has affirmed the financial strength rating (FSR) of A (Excellent) and the issuer credit ratings (ICR) of “a” of
Wind River Reinsurance Company, Ltd.
(Wind River Re) (Hamilton, Bermuda) and its U.S. subsidiaries. Concurrently, A.M. Best has affirmed the ICR of “bbb” of Wind River Re’s ultimate parent holding company,
Global Indemnity plc
(Global Indemnity) (Dublin, Ireland) [NASDAQ: GBLI].
Additionally, A.M. Best has affirmed the indicative ratings on the shelf registration of “bbb” on senior unsecured debt, “bbb-” on subordinated unsecured debt and “bb+” on the preferred stock of Global Indemnity. The outlook for all ratings is stable. (See below for a detailed listing of the companies.)
The ratings for Wind River Re reflect its strong capitalization and financial flexibility; improving underwriting results and its dedication to risk management to better contain catastrophe losses. The company’s strong capital position is reflective of its limited premium base and conservative balance sheet, as well as the support and financial flexibility provided by Global Indemnity. The ratings also recognize the historical profitability of Wind River Re’s U.S. subsidiaries, which operate under one intercompany reinsurance pooling agreement. The U.S. insurance subsidiaries cede 50% of its net retained liabilities to Wind River Re. In 2011, new management deliberately cancelled several unprofitable reinsurance treaties. Wind River Re has repositioned itself in the underwriting of conventional treaty reinsurance, primarily catastrophe-oriented placements and focused on reducing its catastrophe related retentions and reinsurance in the U.S. insurance operations.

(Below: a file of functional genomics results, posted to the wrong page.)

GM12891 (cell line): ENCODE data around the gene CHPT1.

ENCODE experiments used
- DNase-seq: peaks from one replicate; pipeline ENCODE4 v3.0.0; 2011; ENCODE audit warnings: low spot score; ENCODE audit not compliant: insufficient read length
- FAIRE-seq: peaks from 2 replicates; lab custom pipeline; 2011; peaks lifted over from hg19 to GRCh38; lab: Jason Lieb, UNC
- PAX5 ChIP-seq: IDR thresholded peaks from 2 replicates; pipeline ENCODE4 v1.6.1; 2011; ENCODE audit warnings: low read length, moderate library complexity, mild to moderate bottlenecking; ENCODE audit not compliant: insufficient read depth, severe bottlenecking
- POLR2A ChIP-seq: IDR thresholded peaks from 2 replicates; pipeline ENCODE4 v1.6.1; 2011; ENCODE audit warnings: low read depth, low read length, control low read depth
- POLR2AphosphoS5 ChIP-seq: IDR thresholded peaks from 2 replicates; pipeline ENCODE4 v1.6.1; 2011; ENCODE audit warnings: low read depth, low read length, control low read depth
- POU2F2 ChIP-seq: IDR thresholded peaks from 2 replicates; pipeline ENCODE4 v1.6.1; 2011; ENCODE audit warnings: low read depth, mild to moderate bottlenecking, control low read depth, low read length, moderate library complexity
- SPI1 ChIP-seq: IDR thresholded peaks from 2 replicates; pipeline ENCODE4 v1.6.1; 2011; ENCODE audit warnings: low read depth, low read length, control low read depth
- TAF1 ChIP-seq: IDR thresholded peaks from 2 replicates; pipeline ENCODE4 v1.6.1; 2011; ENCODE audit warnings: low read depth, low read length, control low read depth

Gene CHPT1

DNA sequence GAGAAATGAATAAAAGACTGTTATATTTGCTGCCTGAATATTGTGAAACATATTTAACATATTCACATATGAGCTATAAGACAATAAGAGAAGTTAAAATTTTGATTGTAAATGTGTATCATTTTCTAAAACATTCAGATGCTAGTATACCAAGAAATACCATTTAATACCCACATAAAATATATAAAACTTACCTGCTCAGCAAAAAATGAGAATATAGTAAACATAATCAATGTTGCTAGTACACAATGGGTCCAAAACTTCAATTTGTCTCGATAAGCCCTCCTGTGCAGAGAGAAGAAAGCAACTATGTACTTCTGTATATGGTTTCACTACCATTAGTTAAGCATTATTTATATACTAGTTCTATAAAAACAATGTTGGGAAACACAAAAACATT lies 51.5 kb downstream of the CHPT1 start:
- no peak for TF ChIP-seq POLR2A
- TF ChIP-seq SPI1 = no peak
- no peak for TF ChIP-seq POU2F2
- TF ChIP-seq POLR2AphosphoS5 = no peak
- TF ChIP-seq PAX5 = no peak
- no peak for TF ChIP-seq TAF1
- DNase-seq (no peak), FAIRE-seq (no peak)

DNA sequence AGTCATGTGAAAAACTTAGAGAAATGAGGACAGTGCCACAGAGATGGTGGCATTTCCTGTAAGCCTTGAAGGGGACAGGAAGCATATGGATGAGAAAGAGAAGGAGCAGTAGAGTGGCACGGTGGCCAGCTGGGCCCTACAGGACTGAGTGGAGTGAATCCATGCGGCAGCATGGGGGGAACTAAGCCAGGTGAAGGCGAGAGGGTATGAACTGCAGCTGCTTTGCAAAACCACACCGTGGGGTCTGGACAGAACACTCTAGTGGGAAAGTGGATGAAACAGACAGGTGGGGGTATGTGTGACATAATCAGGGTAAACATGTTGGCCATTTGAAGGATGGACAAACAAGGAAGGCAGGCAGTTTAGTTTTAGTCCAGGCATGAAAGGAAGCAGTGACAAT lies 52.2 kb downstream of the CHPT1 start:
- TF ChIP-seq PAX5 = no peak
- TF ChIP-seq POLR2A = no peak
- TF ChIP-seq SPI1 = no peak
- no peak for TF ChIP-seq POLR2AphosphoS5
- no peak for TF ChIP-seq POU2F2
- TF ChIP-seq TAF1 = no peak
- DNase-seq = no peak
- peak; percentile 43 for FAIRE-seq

These positive attributes are tempered by the organization’s potential exposure to future weather-related events, high underwriting expenses and increasing risk in its investment portfolio. It is unclear as to whether new risk mitigation strategies are adequate to withstand various levels of catastrophes. Nonetheless, management has implemented an enterprise-wide emphasis on premium adequacy and underwriting profitability as well as exiting certain unprofitable classes of business. Expenses seem well-controlled but create the higher than average expense ratio when combined with lower premiums. The company’s equity leverage is growing relatively quickly due to capital appreciation in the recently strong equity markets; however, there are no exposure concentrations.